Wednesday, August 5, 2009


Who can wait quietly while the mind settles?
Who can remain still until the moment of action?
Lao Tzu

Trust. Lao Tzu believed that the ancient masters were characterized by their ability to trust and remain patient. They would remain unmoving until the right action became apparent. How about you?

As you know, Martial Arts requires good timing. A block arriving too late or too early is ineffective. Timing is ruined when the Karate-ka pushes too hard to make a technique work. Trust is important here. As you learn to trust, not only your training, but trust the moment itself, timing arrives naturally, organically, almost appearing mystical in nature.

When a technique develops organically, the next action inevitably suggest itself. It arises and happens as naturally as an apple falling from a tree. Does the apple let go or does the tree?
When confusion about what to do, cultivating the patience to allow the confusion to settle down is paramount.

Nonin would often talk about our mind being like a jar of water and sand. When the water is stirred it becomes muddy. The mind is confused and cannot see what to do next...but when you trust and stop stirring, allowing the sand/mud to settle, what needs to happen suddenly becomes clear.

Trust is essential. Without it your training becomes mechanical and eventually listless. Nonin gave me the Dharma name of Shinzen. Shin means Trust. My Dharma name means to Trust Zen. Nonin recognized in me the need to develop more trust in my life. I tend to be rather cerebral and Nonin was pointing me in the direction I needed to move by giving me this name. (which by the way I didn't like when he presented me with it...boy, was I was the best name he could have given to me).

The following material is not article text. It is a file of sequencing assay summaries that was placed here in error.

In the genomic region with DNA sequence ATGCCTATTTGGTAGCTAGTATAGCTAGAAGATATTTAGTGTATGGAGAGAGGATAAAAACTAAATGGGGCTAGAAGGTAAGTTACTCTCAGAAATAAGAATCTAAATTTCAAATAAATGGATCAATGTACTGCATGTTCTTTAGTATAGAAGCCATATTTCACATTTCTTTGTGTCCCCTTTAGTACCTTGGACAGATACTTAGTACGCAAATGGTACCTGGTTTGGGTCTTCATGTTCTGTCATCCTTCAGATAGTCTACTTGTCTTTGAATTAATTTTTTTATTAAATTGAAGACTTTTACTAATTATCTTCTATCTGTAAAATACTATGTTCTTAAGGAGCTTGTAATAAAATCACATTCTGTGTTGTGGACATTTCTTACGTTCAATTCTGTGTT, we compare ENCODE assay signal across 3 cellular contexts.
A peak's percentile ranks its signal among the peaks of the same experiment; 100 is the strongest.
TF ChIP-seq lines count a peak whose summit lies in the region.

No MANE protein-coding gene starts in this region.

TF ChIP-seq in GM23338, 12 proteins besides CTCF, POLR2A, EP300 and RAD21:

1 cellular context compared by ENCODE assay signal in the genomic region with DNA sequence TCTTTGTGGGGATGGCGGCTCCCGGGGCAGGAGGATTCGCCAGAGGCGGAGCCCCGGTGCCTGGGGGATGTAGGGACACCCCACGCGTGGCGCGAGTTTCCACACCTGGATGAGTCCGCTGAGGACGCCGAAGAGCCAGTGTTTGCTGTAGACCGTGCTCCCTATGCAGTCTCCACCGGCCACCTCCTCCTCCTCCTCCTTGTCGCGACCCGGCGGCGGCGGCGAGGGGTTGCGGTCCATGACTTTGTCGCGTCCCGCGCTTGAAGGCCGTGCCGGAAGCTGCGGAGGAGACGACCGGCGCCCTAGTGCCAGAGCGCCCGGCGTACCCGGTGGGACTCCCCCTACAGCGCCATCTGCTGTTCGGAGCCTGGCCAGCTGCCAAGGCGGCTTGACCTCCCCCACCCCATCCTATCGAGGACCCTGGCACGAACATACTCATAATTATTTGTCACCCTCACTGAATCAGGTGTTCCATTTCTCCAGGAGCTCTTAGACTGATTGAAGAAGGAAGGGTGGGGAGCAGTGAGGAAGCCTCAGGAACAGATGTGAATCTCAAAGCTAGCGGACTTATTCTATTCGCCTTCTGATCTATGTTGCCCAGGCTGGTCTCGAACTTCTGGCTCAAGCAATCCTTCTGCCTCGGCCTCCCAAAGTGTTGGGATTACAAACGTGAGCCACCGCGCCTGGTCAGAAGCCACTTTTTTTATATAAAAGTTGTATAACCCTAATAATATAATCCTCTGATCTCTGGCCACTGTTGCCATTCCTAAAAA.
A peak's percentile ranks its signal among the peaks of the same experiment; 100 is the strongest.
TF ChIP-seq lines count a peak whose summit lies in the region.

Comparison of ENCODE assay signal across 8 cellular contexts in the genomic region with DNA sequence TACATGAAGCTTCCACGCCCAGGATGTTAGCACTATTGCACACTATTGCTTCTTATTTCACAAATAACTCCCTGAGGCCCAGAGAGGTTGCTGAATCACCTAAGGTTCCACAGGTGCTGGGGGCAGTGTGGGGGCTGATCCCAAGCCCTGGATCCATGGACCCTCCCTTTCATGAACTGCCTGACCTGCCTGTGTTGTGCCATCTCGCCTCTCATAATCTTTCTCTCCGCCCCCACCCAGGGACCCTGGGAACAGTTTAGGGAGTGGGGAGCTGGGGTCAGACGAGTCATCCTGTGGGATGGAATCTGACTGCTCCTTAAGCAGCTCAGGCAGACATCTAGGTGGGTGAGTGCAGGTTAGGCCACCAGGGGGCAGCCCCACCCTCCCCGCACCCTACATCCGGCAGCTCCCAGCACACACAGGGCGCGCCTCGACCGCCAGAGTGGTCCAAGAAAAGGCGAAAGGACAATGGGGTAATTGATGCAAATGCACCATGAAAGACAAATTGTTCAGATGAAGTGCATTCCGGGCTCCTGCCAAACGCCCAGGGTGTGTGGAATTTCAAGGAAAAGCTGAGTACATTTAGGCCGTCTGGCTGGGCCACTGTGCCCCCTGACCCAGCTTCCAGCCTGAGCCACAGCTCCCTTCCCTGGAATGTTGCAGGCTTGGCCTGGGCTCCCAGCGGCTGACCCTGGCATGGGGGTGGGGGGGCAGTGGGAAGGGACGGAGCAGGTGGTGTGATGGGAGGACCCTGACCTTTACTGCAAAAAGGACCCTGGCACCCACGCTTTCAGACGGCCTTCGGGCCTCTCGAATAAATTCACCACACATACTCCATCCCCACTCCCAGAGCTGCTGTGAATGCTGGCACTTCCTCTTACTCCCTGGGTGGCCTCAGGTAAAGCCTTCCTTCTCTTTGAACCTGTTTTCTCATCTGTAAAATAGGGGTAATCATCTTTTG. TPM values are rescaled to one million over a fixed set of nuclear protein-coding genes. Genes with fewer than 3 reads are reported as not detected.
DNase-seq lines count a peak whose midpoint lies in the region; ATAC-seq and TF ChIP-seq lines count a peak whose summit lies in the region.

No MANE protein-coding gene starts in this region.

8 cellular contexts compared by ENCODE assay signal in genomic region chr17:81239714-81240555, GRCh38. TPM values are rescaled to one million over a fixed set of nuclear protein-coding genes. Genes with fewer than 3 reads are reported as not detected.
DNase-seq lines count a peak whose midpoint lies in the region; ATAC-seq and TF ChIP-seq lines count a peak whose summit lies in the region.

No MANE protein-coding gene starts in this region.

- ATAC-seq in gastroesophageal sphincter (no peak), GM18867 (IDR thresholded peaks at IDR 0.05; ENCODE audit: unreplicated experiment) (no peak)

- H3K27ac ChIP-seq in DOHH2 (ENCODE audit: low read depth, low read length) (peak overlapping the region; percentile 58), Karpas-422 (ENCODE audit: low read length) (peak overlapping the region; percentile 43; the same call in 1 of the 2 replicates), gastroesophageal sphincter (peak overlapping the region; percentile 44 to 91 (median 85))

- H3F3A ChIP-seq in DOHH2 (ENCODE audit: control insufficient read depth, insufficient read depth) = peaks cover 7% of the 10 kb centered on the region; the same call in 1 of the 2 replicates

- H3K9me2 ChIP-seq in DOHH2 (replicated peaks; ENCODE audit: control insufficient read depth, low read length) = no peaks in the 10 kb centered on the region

So, trust your martial training. Practice over and over the simple moves of Sanchin, Tensho, Seisan, Kusanku or any Kata for that matter. Trust the training and trust they will take care of you if and when the time to use them occurs. Trusting has made a big difference in my Martial Arts progress. I believe it has helped move me from being an analytical paint-by-numbers (or kick-by numbers) artist to one who can just simply draw free-form and produce wonderful works of art. I truly believe Trusting leads to transcendence of the technical and gives truer freedom to the practice of the Martial Arts.

The more I have trusted my training I find that no matters what an opponent throws at me there is always something there for me to take advantage happens naturally and free of pre-meditative thought. It happens from Trust.

In Gassho,


  1. Ties in nicely with the "Freedom within Structure" concept :)

  2. Interesting, our posts seem to mirror one another. Great post Shinzen Sensei, or should I say, the Sensei that needs to trust in Zen!

  3. Thanks...I noticed the similarities too.